I do personally respond to every look, whether it is aggressive or not(I'm not talking about a passing glance). But I don't think that just because somebody looks at me that they intend to do me harm. I mentioned that 99 percent of the people do not intend to do me harm.

    In my opinion where you live dose make a difference. When I was in New York, you could stand right in front of people and look them in the eye and they wouldn't even notice you. However the door men sure noticed a 6'2" long haired, bearded guy(I work undercover). But again, my eye contact and smile came in handy. In fact I have to use more charm and eye contact now that I look like a dirt bag to overcome peoples negative thoughts about me. So by making eye contact I am bettering every situation I am in and not making it worse.

    I don't think that it is the same for women as it is for men. You are not sending the same message. You could very easily be sending the message that you are flirting. Just like when I look a women in the eye and start taking.

    But I do believe that men instantly size each other up and figure out where they are on the pecking order. I don't see anything wrong with letting people know that you are "switched on." Isn't this just away of being in condition yellow?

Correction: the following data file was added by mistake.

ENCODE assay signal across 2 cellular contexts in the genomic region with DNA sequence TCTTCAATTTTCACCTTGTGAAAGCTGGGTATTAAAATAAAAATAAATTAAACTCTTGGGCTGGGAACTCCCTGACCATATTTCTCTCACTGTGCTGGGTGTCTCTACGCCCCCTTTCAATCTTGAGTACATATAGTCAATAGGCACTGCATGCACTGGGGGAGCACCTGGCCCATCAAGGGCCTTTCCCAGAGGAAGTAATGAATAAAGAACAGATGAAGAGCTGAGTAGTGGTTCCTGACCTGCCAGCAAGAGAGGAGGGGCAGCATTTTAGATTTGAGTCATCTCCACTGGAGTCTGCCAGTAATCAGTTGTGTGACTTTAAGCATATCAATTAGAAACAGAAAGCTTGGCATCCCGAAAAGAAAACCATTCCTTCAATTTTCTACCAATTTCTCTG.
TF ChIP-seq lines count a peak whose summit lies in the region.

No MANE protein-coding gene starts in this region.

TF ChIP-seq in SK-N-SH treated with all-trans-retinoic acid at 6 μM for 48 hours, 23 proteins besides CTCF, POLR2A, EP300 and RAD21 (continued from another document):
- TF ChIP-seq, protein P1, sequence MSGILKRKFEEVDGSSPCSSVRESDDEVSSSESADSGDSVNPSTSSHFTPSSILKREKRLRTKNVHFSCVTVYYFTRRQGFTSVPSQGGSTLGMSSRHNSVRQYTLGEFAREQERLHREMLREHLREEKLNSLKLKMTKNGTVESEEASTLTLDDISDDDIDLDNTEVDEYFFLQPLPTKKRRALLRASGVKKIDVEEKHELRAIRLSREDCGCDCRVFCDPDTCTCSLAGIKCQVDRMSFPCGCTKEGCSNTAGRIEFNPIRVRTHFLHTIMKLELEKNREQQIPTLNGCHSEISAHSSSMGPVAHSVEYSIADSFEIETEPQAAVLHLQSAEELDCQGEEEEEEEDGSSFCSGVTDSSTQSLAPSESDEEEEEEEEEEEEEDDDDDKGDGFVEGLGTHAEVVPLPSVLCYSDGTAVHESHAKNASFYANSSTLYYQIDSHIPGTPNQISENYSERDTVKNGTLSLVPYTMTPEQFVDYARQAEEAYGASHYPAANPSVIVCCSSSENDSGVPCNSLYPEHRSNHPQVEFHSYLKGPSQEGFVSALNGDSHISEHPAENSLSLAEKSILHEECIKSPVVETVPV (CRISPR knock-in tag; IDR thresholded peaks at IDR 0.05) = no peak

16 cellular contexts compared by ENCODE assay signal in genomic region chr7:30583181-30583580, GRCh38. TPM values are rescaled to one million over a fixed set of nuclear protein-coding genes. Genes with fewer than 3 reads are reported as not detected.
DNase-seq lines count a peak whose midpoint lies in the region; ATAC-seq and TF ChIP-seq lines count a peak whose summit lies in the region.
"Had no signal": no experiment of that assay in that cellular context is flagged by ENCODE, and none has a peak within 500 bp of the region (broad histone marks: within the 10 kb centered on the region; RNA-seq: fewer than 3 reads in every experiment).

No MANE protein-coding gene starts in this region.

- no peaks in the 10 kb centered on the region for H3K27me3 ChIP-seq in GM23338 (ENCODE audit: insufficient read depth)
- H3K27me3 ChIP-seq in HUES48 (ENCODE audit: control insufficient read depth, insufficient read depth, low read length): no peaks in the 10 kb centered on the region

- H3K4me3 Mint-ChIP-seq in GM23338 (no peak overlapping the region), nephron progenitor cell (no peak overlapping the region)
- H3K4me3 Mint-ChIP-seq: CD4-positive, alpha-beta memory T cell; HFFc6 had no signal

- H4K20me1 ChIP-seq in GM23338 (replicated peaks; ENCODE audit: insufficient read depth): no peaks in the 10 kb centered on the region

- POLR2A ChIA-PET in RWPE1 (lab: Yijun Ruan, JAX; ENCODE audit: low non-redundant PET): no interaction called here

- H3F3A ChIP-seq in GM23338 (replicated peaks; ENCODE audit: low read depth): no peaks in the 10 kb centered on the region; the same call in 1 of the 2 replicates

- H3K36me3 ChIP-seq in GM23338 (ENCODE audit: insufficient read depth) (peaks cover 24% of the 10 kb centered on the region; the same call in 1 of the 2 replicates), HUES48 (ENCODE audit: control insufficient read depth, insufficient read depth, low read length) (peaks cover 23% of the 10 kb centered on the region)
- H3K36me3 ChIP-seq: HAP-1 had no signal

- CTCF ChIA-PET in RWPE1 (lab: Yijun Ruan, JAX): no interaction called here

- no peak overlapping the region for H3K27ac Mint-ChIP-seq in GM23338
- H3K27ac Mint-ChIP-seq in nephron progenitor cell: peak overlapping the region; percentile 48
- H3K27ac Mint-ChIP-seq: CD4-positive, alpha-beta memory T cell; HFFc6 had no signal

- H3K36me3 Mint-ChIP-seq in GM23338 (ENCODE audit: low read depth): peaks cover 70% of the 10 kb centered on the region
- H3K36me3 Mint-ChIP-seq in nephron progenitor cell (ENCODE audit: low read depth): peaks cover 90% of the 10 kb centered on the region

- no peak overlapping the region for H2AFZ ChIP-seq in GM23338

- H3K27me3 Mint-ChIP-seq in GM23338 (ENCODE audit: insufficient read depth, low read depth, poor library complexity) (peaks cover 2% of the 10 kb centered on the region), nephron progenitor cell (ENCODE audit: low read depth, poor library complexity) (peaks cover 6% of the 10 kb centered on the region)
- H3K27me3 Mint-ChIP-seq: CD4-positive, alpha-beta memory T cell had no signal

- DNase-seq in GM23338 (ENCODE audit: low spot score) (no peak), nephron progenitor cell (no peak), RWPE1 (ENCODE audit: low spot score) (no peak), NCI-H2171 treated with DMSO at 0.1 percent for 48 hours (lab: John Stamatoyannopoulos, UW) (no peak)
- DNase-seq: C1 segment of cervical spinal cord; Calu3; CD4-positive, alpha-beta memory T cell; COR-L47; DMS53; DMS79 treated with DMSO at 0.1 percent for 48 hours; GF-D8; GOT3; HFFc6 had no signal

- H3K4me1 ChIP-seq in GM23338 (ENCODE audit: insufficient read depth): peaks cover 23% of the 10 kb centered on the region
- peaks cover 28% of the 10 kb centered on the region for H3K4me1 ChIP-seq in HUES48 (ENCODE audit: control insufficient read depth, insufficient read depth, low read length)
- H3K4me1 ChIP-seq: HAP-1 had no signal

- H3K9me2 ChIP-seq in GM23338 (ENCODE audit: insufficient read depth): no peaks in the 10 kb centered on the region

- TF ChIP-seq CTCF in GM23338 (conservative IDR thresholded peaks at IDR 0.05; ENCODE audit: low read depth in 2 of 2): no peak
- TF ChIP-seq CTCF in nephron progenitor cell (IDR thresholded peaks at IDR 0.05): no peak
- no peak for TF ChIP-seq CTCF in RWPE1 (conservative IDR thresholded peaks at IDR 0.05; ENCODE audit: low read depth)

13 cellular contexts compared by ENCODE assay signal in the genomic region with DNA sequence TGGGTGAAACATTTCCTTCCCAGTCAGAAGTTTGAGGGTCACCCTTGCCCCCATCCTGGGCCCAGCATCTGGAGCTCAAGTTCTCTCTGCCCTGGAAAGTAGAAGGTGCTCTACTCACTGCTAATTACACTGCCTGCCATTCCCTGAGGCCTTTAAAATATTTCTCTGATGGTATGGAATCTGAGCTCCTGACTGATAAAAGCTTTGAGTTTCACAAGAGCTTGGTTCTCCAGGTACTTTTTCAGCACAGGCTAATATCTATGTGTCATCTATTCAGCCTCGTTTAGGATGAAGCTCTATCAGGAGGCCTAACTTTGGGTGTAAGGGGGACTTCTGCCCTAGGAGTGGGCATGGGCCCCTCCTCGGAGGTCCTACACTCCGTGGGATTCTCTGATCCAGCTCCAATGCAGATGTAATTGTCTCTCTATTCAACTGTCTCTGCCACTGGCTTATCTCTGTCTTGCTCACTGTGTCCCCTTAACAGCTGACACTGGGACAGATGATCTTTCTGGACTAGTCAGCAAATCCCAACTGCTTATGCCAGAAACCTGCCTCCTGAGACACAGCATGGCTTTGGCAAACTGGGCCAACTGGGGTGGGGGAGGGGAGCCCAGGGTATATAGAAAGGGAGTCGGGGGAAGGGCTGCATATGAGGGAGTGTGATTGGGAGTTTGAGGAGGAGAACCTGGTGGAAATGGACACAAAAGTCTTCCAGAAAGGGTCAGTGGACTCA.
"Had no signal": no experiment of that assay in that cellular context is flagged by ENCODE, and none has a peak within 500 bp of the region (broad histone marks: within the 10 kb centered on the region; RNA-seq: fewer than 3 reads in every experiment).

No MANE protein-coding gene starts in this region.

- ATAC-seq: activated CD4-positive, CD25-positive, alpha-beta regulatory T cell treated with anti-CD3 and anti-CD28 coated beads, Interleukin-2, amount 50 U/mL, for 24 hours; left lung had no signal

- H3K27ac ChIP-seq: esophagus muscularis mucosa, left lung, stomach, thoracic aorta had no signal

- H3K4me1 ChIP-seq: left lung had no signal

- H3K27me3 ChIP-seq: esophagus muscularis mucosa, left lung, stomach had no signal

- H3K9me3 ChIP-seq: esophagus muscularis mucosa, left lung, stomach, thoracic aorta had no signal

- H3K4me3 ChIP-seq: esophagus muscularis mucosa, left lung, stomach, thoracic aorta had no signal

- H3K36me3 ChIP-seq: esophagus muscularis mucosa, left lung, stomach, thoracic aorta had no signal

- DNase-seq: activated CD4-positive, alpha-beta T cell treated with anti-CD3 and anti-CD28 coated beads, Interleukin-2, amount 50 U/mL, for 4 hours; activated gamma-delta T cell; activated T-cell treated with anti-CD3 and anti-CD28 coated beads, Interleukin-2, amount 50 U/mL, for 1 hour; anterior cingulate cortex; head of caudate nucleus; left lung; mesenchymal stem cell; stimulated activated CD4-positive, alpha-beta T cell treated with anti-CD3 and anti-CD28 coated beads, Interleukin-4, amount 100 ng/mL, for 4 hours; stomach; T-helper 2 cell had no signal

13. #28
    Senior Moderator
    Array limatunes's Avatar
    Join Date
    Feb 2007
    Location
    Iowa
    Posts
    4,246
    Quote Originally Posted by JudoJake View Post
    I don't think that it is the same for women as it is for men. You are not sending the same message. You could very easily be sending the message that you are flirting. Just like when I look a women in the eye and start taking.
    Then my question would be, "What is the SOP for women?"

    I've often wondered this because I've often found myself uncomfortably stared at.

    It's all well and good for a man to be able to size up another man and give a good nod or acknowledging smile in another person's direction to let them know, "Hey, I see you. I see you seeing me. Ball's in your court."

    But for a woman, it's already been established that those rules don't apply. A glance and friendly smile might as well be saying, "Come over here and ask me for my phone number, or at least what I'm doing this Friday night."

    So, does a woman "sheepishly" keep her gaze averted while slyly trying to keep her "eye" on the starer? Does she acknowledge the gaze and potentially open the floor gates and attempt to deflect the tidal wave to a "safe" direction?

    But, I agree, that then looks like the woman is a wimp or scared (an opinion often placed on women already without the help of them looking away when being "eye-balled")